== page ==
If there isn’t an induction, try to set up an informal one. Talk to people before you get too busy.
Talking about disability
If you’ve started a new job, you’re already doing well. Once you get more confident, you can start to challenge things which are unkind, discriminatory or could be better. Your work friends may support you to push back when you need to. If something’s not working for you, tell people.
It’s OK to protect your privacy. Only share what’s useful to you when you feel comfortable. Some organisations ask you to write a short biography before you start for new starter emails and intranet profiles. It's up to you if you want to mention disability but sometimes it can help to people how they can help you to settle in.
Making the most of when you feel well
Make it clear that you always want to be invited to social events. That way you’ll have the option to go when you feel able to.
Think about when you have the most energy and make the most of that time. This might mean things like missing out on evening drinks, but going to work lunches. Using your leave can also help if you struggle in the evenings, by giving you time to recover.
It’s OK if there are some things that you might not be prepared to do even if the organisers have tried to make it accessible. Don’t feel you have to live up to other people’s expectations.
Helping and including other people
Most people worry about fitting in at work at some point. Contributing to a positive culture will help to make things better for everyone, including you.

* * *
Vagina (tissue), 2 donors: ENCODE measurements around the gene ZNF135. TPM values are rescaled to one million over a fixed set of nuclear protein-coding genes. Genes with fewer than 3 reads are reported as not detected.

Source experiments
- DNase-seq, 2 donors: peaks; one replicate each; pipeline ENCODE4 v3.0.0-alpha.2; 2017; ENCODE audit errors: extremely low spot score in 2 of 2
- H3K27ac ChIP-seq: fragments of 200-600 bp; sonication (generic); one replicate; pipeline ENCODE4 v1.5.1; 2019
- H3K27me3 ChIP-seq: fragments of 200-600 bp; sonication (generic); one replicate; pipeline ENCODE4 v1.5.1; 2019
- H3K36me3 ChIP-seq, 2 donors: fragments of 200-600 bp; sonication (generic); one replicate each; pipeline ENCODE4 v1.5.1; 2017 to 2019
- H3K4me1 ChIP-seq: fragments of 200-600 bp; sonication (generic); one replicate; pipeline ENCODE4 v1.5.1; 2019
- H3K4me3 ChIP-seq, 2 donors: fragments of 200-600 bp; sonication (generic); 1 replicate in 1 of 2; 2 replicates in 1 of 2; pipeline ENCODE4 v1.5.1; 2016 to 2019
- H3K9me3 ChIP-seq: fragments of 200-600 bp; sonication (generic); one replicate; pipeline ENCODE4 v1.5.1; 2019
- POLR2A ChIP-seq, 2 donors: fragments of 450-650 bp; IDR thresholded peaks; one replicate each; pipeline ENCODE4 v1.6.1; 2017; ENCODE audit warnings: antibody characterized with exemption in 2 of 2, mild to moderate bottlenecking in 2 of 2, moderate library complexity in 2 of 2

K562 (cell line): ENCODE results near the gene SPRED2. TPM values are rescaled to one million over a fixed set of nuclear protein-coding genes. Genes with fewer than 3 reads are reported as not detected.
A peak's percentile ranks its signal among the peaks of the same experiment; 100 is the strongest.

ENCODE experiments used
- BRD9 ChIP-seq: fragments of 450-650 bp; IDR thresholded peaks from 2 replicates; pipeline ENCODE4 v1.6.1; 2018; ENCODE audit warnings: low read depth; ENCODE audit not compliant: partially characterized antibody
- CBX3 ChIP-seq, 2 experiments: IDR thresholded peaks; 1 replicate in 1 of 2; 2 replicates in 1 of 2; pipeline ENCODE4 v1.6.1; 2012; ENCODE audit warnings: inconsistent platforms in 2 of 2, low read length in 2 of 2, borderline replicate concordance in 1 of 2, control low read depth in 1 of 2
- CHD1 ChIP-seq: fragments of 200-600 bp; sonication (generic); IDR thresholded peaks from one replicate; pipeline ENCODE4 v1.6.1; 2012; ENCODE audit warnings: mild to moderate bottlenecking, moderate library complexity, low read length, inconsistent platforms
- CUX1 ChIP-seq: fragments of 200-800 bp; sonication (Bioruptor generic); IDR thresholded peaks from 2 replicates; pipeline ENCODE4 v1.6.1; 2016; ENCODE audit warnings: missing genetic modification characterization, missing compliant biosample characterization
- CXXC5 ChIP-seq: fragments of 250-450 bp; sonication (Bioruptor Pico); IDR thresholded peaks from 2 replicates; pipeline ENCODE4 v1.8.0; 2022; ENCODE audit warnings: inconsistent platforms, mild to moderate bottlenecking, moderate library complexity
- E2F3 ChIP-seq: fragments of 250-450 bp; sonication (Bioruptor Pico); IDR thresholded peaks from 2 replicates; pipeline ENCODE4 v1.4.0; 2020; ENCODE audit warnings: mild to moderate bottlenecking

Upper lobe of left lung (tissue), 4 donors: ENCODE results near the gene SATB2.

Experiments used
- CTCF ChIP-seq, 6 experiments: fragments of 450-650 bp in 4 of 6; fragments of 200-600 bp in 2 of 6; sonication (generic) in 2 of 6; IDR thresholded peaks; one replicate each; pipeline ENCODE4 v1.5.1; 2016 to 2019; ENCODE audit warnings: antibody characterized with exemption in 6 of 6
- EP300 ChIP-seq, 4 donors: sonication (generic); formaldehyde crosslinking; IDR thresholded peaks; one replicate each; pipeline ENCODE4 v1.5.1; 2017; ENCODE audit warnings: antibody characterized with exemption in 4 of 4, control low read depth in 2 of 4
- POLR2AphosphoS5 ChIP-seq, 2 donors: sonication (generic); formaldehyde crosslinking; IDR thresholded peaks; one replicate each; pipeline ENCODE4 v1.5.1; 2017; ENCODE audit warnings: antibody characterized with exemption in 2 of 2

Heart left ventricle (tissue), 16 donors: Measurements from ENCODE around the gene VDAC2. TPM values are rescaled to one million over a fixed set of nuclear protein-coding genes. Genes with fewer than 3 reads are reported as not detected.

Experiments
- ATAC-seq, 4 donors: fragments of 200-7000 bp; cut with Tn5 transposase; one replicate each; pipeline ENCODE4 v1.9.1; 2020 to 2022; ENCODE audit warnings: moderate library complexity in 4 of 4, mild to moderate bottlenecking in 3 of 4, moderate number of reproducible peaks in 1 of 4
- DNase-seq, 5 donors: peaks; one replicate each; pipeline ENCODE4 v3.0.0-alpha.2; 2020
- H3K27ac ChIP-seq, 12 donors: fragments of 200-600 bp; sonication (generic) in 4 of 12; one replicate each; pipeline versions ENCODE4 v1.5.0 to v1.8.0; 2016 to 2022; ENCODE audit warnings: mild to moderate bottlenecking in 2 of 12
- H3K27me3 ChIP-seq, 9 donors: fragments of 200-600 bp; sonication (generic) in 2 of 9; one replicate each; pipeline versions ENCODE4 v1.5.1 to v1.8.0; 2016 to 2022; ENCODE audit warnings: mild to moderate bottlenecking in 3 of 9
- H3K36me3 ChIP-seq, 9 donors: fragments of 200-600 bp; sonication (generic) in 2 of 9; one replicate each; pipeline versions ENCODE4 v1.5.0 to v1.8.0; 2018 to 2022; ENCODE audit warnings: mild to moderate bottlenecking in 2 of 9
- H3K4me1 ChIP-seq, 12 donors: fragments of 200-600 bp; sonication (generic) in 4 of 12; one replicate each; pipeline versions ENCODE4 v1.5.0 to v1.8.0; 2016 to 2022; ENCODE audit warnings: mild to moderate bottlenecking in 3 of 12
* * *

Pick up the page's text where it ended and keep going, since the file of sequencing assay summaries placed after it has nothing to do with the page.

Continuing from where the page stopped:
If you’ve helped someone, you might feel more comfortable asking them to help you. These could be small things, like getting someone a cup of tea or including them in an email. If someone is helpful, email and thank them. Copying other people will let other people know what works for you.
Bringing in food can help to start conversations, particularly about things that aren’t about disability. Talking about what matters to you will help you to find common interests.
Get involved with social events
People don’t like to think they’ve been thoughtless by choosing an inaccessible venue. If you can, get involved before there’s a firm plan so that you can influence decisions about what’s happening and where.
If someone is choosing a venue, ask them to run it by you. If they’re doing a visit to a venue and you have the time, going along will mean you can let them know if it will work for you.
Allies at work can help you to get what you need
People who know about your condition can help to make sure that things are inclusive and accessible for you when you aren’t around to say something yourself. Things can get lost in translation, such as when you need something from your IT or facilities team.
It’s harder to take away adjustments if they recognised by your employer as reasonable. If you are able to get a change made through your network, think about sending an email to someone in a position of authority to make it official. Describe your need, and how the adjustment meets it.